Dear 2020,

Last November, I never imagined I would be living through a pandemic. It feels surreal, and I still have to pinch myself to remember that this is happening. When we entered this year, I was just going with the flow of things, and had a bunch of follow-up seasons lined up. I knew that it was going to be a very busy year, and I had much of the year already planned out. That’s how I thought 2020 was going to be. When we entered 2020, I was going to start shooting for Delhi Crime Season 2, the first season of which bagged the best drama series honour at the 48th International Emmy Awards. The news of the virus was floating around, but like most people, I thought that it would be limited to one region. I never thought that it would turn out to be such an intelligent virus, and would be so difficult to fight. I was looking forward to a lot of new work because it is great to reprise a character, but it’s something else to sign a new project. That was what I thought my 2020 would look like.

I was supposed to travel to London for a film shoot mid-March, and I remember that at the time, while India was not in lockdown, things had gotten worse in the UK. I remember that the producers were trying to take a call as to whether we should travel or not. This is around the March 7 or 8, and I remember my co-star in the film, Arjun Mathur, saying that it’s not safe to travel, and that the situation would get worse, and the magnitude of people affected would increase. I didn’t quite agree with Arjun at that time. It is a small film, after all, and god only knows when we’ll all have dates again for the shoot. We were all excited about the film, but the producers decided to not go to the UK. I was talking to Arjun a month back, and I told him, “Arjun, you had foresight, and I didn’t”.

2020, while you have been a terrible year for so many people, my gratitude for the kind of life that I have and the privileges I have, has increased. You’ve also shown me the power of humanity that has been visible in civil society initiatives. People responded very quickly, in a humane way, to the things happening around us. I read this post on Instagram that went: “We’re not in the same boat, we’re all in the same storm”. That really resonated with me. You also highlighted the inequality and privileges in our society like never before. When the lockdown happened, the migrant crisis that ensued, I still cannot wrap my head around it. Having said that, I do believe that there were a lot of sensitive and timely civil society initiatives that, in a way, reinstated my faith in humanity.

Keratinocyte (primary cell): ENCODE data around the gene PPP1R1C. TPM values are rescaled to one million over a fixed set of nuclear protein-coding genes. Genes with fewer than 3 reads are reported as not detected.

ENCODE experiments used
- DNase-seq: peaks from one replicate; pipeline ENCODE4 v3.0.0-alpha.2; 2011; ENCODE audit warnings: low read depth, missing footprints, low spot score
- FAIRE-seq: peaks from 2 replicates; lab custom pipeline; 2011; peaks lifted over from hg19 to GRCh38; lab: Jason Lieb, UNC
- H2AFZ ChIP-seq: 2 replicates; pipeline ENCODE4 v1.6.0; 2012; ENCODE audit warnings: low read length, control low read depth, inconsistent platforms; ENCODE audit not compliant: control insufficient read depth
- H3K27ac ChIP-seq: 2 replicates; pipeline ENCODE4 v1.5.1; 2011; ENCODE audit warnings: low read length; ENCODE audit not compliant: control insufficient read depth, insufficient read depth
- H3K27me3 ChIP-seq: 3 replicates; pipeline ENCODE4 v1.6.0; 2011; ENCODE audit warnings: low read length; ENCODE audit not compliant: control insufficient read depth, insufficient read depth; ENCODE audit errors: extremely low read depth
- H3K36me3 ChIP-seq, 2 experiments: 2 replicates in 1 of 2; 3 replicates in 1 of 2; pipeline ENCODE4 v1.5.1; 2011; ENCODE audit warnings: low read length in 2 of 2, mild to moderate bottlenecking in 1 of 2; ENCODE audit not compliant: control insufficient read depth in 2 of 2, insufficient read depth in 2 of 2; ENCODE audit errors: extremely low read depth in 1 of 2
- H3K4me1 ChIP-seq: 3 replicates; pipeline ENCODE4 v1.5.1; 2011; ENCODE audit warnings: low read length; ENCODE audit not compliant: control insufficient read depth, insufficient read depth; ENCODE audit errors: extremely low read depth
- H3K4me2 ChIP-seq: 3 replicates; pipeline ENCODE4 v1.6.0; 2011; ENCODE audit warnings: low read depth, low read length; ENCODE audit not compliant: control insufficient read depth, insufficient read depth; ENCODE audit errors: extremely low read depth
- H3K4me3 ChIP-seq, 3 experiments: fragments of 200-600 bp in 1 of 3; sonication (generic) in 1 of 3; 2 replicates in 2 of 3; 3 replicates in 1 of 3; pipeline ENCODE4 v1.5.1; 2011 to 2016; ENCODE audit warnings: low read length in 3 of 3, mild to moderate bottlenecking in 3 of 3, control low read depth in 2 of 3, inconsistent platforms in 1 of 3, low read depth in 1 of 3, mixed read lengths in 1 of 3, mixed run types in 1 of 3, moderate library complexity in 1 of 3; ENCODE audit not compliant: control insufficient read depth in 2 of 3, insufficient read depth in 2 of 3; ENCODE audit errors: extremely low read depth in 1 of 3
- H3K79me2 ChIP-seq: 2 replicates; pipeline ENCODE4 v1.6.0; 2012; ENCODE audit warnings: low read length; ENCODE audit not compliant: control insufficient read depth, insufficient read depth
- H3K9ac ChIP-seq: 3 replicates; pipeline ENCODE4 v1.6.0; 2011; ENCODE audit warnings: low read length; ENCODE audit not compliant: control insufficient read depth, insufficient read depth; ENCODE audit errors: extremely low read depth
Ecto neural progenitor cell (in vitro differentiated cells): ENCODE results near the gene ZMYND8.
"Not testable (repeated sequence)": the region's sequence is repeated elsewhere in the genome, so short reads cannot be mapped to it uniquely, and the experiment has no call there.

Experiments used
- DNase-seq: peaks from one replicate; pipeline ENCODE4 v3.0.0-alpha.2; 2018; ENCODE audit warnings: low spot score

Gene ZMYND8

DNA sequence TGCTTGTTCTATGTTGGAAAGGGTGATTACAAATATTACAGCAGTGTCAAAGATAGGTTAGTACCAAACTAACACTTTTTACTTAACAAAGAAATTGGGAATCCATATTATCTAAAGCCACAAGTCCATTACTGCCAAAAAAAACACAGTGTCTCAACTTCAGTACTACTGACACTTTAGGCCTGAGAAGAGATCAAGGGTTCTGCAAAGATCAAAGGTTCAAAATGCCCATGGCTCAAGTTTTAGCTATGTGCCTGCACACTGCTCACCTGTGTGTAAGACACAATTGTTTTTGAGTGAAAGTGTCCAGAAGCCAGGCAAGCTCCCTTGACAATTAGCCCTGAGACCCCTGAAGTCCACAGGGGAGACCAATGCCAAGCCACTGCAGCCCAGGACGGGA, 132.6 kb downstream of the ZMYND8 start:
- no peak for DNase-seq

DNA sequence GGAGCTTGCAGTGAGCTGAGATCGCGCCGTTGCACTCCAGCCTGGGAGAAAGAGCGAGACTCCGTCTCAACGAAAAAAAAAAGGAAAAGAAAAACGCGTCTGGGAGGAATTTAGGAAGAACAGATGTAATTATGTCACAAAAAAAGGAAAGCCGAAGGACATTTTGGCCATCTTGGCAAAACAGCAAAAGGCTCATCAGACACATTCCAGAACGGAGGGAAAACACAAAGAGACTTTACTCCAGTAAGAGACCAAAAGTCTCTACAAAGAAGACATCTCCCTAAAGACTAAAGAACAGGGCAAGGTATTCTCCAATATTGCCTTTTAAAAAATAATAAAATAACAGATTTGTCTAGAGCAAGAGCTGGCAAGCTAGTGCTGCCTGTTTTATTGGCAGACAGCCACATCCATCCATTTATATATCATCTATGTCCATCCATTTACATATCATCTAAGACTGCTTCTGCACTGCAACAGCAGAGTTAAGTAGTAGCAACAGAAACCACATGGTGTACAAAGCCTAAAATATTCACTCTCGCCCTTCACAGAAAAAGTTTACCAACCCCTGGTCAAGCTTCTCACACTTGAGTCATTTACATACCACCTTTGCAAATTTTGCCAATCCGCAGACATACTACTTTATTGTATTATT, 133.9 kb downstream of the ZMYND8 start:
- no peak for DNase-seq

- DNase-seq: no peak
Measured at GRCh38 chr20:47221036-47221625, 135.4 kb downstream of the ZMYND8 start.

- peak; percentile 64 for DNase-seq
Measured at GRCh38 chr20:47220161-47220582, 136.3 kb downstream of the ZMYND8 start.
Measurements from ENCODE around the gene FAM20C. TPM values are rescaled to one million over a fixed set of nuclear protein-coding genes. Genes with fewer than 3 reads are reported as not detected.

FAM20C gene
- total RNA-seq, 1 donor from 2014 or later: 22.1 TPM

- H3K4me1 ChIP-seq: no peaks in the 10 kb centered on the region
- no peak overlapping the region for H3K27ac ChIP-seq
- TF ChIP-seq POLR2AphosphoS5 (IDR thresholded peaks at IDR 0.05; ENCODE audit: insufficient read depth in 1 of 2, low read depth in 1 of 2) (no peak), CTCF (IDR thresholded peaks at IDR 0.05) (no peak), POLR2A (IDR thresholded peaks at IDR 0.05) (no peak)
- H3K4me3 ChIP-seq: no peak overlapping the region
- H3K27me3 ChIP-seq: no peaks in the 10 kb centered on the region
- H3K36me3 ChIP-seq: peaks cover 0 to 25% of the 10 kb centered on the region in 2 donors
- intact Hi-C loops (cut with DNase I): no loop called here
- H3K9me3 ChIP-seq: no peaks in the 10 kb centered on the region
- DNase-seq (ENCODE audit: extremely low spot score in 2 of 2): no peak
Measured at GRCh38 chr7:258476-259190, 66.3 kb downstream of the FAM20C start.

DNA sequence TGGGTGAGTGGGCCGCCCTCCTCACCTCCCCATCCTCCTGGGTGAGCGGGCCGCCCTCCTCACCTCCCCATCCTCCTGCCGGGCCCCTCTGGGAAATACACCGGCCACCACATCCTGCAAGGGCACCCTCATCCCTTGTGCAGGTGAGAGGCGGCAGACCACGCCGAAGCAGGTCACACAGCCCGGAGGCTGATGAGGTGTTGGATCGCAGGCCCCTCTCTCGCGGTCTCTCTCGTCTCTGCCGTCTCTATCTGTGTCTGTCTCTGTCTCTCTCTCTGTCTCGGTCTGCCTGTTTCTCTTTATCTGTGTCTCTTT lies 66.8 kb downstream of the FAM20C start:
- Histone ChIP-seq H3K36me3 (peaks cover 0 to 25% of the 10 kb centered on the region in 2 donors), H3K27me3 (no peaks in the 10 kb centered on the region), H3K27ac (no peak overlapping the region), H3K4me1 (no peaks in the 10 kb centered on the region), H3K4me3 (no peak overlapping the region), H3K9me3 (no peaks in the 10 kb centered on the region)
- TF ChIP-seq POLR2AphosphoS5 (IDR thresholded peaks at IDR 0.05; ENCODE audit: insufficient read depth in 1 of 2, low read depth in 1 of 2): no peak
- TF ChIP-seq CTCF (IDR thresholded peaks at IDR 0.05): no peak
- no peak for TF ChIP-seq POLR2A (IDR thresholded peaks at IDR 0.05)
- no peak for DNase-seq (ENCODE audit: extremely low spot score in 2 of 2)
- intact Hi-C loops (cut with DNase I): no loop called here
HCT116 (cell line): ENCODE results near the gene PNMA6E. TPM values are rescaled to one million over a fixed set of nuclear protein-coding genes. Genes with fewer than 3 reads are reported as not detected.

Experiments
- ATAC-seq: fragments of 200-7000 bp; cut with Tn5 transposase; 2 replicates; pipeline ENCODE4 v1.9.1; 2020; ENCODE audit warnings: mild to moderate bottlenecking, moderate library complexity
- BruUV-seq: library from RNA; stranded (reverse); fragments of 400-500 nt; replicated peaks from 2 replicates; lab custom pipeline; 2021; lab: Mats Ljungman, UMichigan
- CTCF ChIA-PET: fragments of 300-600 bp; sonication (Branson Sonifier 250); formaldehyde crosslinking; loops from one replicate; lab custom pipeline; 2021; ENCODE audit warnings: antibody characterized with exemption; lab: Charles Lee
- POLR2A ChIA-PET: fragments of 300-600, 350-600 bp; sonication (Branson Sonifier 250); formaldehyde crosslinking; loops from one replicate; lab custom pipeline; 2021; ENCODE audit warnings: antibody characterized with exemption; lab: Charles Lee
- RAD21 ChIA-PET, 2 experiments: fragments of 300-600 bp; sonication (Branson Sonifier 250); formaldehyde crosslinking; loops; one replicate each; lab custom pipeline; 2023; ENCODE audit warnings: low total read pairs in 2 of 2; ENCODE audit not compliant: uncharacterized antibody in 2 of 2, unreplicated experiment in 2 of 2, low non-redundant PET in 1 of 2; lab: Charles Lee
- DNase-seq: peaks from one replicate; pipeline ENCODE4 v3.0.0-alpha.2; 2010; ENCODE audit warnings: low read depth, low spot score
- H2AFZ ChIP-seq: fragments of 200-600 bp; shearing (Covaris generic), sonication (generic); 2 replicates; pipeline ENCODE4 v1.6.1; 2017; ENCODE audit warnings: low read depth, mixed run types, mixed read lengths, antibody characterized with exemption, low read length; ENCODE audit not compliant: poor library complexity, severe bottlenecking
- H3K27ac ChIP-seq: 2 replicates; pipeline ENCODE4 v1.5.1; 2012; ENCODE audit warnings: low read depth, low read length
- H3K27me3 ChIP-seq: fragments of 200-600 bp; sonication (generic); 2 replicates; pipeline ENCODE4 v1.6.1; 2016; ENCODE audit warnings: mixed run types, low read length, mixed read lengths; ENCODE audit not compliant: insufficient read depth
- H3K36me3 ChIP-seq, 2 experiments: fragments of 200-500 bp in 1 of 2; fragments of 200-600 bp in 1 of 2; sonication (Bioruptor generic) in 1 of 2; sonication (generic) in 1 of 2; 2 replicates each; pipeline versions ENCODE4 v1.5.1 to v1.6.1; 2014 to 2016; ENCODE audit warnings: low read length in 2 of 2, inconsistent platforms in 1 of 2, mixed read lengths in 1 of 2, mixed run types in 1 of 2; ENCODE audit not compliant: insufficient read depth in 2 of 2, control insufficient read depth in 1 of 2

I also feel a lot of gratitude because, personally, a lot of things worked out for me, even during the lockdown. Lootcase managed to release, and people found such interesting ways of re-inventing themselves. A Suitable Boy had begun doing online dubbing very early on in the lockdown. I didn’t find myself out of work even during the lockdown. I felt a lot of gratitude for the situation I found myself in, but the migrant labour crisis really made me feel responsible that I live in a society that allowed this to happen. I feel responsible for that, in my own way, and that’s something I will never be able to forget. My final words to you, 2020, is that now it’s time to say goodbye, and leave peacefully.

My regards,

Rasika

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